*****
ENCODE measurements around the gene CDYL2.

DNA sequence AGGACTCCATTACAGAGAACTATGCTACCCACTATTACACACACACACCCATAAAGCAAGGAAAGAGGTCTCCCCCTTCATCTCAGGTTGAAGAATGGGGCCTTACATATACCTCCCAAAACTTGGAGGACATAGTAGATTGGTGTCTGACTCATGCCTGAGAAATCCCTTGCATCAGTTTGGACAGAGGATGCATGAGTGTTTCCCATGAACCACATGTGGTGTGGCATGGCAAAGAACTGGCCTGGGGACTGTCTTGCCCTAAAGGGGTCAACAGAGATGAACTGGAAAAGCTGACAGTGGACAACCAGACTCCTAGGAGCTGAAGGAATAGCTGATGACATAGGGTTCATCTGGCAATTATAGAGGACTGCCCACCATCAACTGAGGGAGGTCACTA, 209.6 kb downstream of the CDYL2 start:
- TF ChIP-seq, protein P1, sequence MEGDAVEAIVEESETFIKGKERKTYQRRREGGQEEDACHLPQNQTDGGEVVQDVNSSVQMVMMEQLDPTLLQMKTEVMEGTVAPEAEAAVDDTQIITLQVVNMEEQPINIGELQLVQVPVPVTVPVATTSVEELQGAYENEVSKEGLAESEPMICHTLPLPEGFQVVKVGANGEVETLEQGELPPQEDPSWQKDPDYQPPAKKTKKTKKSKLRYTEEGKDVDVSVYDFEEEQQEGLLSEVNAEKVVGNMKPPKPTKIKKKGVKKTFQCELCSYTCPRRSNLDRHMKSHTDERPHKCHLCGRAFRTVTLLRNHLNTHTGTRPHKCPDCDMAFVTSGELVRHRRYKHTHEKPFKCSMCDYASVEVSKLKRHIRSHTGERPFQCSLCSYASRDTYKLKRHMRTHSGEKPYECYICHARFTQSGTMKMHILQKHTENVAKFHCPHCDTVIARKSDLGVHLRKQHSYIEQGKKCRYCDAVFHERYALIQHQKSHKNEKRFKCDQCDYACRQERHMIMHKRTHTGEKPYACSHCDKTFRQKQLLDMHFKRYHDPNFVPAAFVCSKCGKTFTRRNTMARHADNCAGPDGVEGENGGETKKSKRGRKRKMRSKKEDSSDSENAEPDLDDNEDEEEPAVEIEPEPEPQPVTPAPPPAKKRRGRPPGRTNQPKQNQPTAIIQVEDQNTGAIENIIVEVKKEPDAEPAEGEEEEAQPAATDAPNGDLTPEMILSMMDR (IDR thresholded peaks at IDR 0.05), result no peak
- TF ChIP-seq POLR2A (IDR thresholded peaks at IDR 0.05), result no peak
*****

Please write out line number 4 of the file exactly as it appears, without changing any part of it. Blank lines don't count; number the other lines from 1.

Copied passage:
- TF ChIP-seq POLR2A (IDR thresholded peaks at IDR 0.05), result no peak